Economic Gender-Based violence happens all over the world, although the response by law, administrations and general societies differ depending on the country
Economic gender violence has been studied in different countries, ranging from those with a well developed welfare state to others where it is non existent. In this post, we will analyse studies from Sweden, New Zealand and Ghana, representing three different continents
The study in Sweden, carried out by Erikson and Ulmestig (2017), comprises 19 in-depth interviews to women who had suffered economic violence from their ex-partner, most of them having children and coming from a working class background. Although the scope of the study was limited by the number of interviews, the relates from the women were consistent associating this violence with other forms of abuse, related to a repeated pattern of men controlling and limiting women’s ability to acquire, use or maintain financial resources (Adams et al., 2008) with long-term effects such as poverty, ill-health and dependence for them and their children (Branigan, 2004). Moreover, ending the relationship seldom stopped the financial abuse or its consequences, making it a form of abuse “to be continued”, being this finding supported by earlier research (Branigan, 2004; Postmus et al., 2012; Stylianou et al., 2013; Green, 2014). In this sense, it must also be highlighted that institutional practices and procedures often mimic and support the perpetuation of men’s financial abuse although often unconsciously (Branigan, 2004; Eriksson and Ulmestig, 2016; Laakso and Drevdahl, 2006).
New Zealand :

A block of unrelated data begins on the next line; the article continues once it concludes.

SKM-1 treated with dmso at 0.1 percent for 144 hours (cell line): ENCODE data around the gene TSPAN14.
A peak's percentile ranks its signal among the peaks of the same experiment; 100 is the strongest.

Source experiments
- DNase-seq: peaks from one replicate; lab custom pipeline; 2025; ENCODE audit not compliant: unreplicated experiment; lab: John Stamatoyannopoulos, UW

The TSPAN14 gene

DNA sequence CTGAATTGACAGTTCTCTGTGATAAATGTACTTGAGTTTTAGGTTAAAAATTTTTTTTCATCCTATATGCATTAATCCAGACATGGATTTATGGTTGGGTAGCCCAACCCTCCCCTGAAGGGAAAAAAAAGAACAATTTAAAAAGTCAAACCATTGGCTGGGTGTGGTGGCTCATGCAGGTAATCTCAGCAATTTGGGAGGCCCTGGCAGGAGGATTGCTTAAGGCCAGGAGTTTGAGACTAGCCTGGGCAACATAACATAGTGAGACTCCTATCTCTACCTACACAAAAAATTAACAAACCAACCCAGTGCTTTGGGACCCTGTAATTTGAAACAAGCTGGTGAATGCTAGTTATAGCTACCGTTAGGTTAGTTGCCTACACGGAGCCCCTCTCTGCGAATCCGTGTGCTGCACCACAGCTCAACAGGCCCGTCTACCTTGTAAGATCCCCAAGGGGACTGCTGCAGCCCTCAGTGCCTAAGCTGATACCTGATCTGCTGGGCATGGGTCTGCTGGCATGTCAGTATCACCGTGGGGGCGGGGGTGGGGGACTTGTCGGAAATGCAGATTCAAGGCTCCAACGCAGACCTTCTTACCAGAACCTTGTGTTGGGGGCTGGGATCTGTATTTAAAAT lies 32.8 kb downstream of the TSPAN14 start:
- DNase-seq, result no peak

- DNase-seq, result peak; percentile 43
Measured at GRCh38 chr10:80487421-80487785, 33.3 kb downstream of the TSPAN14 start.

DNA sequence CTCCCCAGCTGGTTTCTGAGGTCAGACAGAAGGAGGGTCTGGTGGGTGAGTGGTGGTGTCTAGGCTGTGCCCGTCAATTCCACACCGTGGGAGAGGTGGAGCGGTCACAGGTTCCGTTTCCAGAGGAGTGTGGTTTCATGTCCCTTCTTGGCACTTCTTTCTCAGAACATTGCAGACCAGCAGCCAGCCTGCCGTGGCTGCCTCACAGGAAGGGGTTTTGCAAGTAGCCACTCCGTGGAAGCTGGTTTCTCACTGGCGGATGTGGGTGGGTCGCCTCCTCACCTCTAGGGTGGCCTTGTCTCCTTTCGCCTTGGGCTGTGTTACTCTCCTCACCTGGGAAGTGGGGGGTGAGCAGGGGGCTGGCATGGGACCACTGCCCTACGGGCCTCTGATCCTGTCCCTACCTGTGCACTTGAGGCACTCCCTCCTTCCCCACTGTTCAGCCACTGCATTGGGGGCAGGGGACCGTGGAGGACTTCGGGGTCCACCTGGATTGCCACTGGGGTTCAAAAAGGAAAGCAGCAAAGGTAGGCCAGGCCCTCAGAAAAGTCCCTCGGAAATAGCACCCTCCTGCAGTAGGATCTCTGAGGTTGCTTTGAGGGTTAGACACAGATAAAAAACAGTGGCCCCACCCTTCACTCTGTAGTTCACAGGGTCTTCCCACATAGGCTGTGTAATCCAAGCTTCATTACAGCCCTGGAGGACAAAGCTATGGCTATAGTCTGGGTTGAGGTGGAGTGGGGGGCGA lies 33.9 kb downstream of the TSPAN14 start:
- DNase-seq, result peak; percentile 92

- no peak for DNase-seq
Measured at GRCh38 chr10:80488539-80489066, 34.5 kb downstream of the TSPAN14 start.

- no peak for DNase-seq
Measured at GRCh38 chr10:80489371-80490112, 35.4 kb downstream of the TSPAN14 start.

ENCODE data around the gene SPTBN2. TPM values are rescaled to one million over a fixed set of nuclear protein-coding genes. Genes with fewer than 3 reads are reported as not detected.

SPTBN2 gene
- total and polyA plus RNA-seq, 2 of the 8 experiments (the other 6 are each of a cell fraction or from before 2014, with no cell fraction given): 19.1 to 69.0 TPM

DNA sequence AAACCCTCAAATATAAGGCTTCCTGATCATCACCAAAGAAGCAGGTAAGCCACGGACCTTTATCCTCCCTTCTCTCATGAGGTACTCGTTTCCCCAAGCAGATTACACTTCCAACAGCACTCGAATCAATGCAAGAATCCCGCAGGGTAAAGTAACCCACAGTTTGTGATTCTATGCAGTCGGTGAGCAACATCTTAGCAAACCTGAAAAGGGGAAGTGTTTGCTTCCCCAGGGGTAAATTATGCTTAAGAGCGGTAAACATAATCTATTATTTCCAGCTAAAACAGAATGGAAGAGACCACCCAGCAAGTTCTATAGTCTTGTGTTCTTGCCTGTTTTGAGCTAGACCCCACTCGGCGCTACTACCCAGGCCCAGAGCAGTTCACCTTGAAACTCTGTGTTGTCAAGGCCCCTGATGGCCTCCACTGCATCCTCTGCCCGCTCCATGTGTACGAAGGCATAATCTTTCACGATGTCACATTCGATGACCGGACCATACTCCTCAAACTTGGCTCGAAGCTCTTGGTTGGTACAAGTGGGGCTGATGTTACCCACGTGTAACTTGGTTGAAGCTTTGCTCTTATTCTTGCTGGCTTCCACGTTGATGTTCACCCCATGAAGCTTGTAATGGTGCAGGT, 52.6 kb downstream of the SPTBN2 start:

The second study we will analyse was carried out in Aotearoa (New Zealand), where the Domestic Violence Act 1995 (DVA) has extended the legal definition of a “relationship” to include household members and close personal relationships and the description of behaviours defined as abusive currently include the sub-category of economic abuse under the overarching category of psychological abuse, describing this as “denying or limiting access to financial resources, or preventing or restricting employment opportunities or access to education”.
This study was developed through a survey, answered by 441 women, also including the cases of people who identified as women including trans-women, intersex people, and non-binary people. Among the results, it was noteworthy that economic abuse followed patterns of gender stereotypes and oppression, legitimized by ideals of male superiority (Peralta and Tuttle, 2013). This conduced to reinforce the allocation of financial resources to men’s activities or purchases, being these expected to take responsibility for household requirements and holding decisions, while devaluating women’s activities and needs, which are considered as a wasteful expense. In addition, the study revealed the diverse range of economic strategies that women have been developed under extreme financial stress and marginalisation.
We will analyse the study by Sedziafa, Tenkorang, and Owusu (2016), who gathered the experience of 18 women on intimate partner economic abuse in the Eastern Region of Ghana using qualitative in-depth interviews. Although economic abuse is specifically mentioned in Ghana’s Domestic Violence Act (2007), as one that deprives or threatens to deprive individuals of economic or financial resources they are entitled to by law, it is rarely punished by Ghanaian civil laws (Cantalupo, Martin, Pak, and Shin, 2006).
There are not so many studies regarding the prevalence of Gender Based Violence in Ghana and the factors that determine this incidence, but according to the Domestic Violence and Victims Support Unit, economic abuse may be a common type of violence. It is interesting to remark that the results revealed differences between the women coming from matrilineal and patrilineal groups. although issues related to gender inequality, patriarchy, and economic dependence were widespread across both groups. This way, women coming from patrilineal groups suffered a more severe economic abuse, accompanied by physical, emotional, and sexual violence; while women coming from matrilineal groups, with access to economic resources such as land suffered less severe violence. This is aligned with the assumption that women’s economic assets substantially lessen an abuser’s ability to control them as well as increases the victim’s ability to escape violence, also found by different researchers from other countries such as Sanders (2015).